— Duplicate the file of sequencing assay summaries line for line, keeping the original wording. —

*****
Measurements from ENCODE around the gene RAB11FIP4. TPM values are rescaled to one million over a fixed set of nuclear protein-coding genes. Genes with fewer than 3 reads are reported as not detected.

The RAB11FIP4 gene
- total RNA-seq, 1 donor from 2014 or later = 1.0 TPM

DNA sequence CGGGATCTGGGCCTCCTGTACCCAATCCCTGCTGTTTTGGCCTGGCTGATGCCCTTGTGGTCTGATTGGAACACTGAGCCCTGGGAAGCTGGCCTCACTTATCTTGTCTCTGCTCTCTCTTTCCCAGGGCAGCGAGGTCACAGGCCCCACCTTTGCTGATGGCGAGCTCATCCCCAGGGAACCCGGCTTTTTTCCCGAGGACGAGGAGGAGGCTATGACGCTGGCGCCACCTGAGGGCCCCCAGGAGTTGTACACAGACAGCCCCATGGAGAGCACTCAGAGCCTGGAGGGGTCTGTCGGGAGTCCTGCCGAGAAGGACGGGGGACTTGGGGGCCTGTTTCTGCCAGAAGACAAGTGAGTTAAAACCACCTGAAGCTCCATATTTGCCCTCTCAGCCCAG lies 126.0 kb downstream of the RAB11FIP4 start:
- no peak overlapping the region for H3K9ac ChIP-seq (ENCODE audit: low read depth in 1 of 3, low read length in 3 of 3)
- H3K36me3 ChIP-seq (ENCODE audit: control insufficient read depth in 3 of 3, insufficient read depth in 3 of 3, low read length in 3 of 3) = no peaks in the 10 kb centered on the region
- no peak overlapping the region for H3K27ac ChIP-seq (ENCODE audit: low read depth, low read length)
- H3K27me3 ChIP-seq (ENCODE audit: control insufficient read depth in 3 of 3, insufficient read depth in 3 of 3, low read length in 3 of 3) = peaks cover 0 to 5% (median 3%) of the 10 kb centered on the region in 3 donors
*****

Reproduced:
Measurements from ENCODE around the gene RAB11FIP4. TPM values are rescaled to one million over a fixed set of nuclear protein-coding genes. Genes with fewer than 3 reads are reported as not detected.

The RAB11FIP4 gene
- total RNA-seq, 1 donor from 2014 or later = 1.0 TPM

DNA sequence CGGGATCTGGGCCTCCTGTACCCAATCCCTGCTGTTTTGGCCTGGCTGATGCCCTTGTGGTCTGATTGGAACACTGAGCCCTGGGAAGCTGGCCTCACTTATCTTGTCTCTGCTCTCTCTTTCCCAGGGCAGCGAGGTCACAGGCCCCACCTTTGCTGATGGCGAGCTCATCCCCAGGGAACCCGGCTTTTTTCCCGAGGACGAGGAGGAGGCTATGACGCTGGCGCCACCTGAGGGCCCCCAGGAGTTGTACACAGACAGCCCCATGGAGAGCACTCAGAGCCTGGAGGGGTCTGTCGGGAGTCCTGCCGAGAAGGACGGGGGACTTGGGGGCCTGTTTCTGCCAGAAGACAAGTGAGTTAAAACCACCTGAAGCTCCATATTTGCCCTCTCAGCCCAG lies 126.0 kb downstream of the RAB11FIP4 start:
- no peak overlapping the region for H3K9ac ChIP-seq (ENCODE audit: low read depth in 1 of 3, low read length in 3 of 3)
- H3K36me3 ChIP-seq (ENCODE audit: control insufficient read depth in 3 of 3, insufficient read depth in 3 of 3, low read length in 3 of 3) = no peaks in the 10 kb centered on the region
- no peak overlapping the region for H3K27ac ChIP-seq (ENCODE audit: low read depth, low read length)
- H3K27me3 ChIP-seq (ENCODE audit: control insufficient read depth in 3 of 3, insufficient read depth in 3 of 3, low read length in 3 of 3) = peaks cover 0 to 5% (median 3%) of the 10 kb centered on the region in 3 donors